27Aug
rlevitow August 27, 2009 No Comments

news from Words Without Borders

Dear Friends,

Last month Words without Borders reached a milestone in its history. We became an independent 501(c)(3) nonprofit organization. We have always operated as a nonprofit, but prior to this year, donations were made through our fiscal sponsor, Bard College. Why? Because up until now Words without Borders did not have the resources to operate as an independent nonprofit. Independent tax-free status comes with a lot of time-consuming reporting and other obligations, and up until recently, Words without Borders had only one full-time staff member.

All that has changed. We are now a full-time professional staff of four and our potential is immense. Those of you who have been with us for years have probably noticed some changes, from the small to the significant. I can promise you there is more to come, major changes in the way we publish and the way we interact with our readers that will help us further our mission to translate, publish, and promote the best international literature.  Being a 501(c)(3) helps because it allows us to do more fundraising, to speak to more foundations and government agencies, and, most importantly, it means that we'll be working more closely with our individual donors. 

We'll be taking full advantage of our new status on November 9, 2009, when we host our first fundraiser in celebration of the 20th anniversary of the fall of the Berlin Wall and the release of our newest anthology The Wall in My Head. The event will take place at the gorgeous, recently restored Bohemian National Hall in New York City and will feature readings from the anthology by Paul Auster, Siri Hustvedt, and Peter Schneider.  Dean Wareham, musician and former frontman of the bands Galaxie 500 and Luna will DJ the post-dinner reception. 

We've already sold a lot of tickets in advance, but we want to make sure all of our supporters have a chance to attend, which is why we're making VIP and general admission tickets available right now so that those of you in New York who wish to attend can be sure to reserve a place. It promises to be a great event.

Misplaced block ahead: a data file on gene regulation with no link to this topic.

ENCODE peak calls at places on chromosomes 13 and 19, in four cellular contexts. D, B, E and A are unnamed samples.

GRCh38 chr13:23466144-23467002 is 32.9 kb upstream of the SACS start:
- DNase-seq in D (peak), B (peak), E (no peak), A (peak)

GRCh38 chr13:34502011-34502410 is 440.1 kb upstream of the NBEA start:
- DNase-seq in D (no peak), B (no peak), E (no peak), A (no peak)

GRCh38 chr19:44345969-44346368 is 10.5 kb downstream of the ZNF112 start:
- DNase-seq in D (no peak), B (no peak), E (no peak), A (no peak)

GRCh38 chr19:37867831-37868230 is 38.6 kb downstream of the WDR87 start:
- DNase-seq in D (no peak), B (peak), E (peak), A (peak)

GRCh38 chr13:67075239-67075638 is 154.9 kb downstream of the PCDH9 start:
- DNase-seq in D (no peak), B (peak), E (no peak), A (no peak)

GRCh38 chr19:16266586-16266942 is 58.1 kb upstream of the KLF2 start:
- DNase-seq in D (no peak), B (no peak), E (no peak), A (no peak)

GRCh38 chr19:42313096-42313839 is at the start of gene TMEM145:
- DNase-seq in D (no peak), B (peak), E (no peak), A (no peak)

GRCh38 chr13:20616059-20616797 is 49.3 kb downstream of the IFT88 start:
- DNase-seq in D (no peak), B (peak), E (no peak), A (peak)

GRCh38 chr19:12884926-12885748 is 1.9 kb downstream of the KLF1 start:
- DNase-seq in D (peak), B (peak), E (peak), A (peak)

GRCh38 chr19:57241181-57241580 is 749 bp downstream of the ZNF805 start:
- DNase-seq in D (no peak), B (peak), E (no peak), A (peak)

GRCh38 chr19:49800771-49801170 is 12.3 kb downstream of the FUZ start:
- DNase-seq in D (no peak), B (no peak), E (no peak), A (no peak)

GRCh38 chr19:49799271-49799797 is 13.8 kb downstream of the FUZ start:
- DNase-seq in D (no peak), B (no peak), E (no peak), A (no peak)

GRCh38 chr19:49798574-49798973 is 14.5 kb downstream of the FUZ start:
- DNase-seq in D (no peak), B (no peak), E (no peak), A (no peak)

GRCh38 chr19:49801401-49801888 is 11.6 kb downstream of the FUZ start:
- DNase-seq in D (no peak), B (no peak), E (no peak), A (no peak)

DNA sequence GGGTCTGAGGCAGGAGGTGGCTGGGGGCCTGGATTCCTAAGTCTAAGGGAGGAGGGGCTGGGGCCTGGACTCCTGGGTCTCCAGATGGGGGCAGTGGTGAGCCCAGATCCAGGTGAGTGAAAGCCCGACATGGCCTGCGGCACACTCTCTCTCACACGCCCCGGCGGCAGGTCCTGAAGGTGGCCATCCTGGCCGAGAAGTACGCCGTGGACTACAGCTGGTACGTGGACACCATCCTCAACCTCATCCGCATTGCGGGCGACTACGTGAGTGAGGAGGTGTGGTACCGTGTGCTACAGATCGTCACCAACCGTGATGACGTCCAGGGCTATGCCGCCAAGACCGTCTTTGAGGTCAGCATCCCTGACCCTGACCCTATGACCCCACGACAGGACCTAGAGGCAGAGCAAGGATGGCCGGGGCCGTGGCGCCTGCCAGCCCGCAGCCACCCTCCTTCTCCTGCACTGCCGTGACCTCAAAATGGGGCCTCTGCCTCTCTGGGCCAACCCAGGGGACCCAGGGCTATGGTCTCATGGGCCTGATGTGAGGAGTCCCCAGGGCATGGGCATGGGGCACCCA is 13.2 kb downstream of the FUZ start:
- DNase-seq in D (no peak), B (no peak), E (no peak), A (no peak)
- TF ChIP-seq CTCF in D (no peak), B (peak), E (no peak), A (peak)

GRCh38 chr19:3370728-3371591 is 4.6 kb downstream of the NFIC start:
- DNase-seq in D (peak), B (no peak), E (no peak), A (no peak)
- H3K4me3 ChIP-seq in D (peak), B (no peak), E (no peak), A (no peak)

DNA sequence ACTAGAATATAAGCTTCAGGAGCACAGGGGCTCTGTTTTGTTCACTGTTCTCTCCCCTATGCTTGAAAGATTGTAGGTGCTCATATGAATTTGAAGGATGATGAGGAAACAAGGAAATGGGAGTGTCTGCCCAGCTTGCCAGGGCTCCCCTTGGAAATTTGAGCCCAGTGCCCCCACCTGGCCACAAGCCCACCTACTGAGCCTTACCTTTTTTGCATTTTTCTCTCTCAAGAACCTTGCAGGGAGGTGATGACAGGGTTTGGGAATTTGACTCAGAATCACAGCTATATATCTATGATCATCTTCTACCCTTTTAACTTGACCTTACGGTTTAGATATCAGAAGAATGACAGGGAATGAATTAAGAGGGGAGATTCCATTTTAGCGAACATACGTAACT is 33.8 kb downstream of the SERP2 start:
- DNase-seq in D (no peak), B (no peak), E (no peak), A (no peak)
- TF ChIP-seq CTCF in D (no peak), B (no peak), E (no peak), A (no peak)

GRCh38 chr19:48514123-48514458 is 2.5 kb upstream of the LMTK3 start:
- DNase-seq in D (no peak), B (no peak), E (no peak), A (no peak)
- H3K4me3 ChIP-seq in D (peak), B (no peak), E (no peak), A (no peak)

Finally, I'd like to thank Bard College for their steadfast support over the years. We couldn't have come this far without them and we look forward to a continued partnership in the future.

Best,
Joshua

From The Wall in My Head Blog RSS

by Nathan Furl

13 August 2009
At midnight, the police and units of the East German army began to close the border and by Sunday morning, 13 August 1961, the border with West Berlin was closed. East German troops and workers had begun to tear up streets running alongside the border to make them impassable to most vehicles, and to install barbed wire entanglements and fences along the 156 km (97 miles) around the three western sectors and the 43 km (27 miles) which actually divided West and East Berlin.
 [More]


An Excerpt by David Zábranský

7 August 2009

Democracy on the loose!-Here I am in the café of the Museo Nacional del Prado, thinking of Vienna.

Bartlett (the guy I flew to Madrid to see) warned me about Vienna. He said that's where Hitler learned to hate the Jews. "He was born in Austria, but to get his show on the road he had to move to Munich. Vienna couldn't stomach his paintings-those amateur daubs of his-or his Nazism. Vienna's way is different: in-depth destruction. Instead of attacking from the outside, it destroys from within."
[More]

Quo Vadebas or "The Rubble in Our Heads"

by Alex Zucker

5 August 2009
Martin M. Simečka, primarily a journalist but known to most English speakers as author of the 1993 Pegasus Prize-winning novel The Year of the Frog, published a biting article last May on the Vienna-based site Eurozine titled "Still not free: Why post-'89 history must go beyond self-diagnosis." He begins: [More]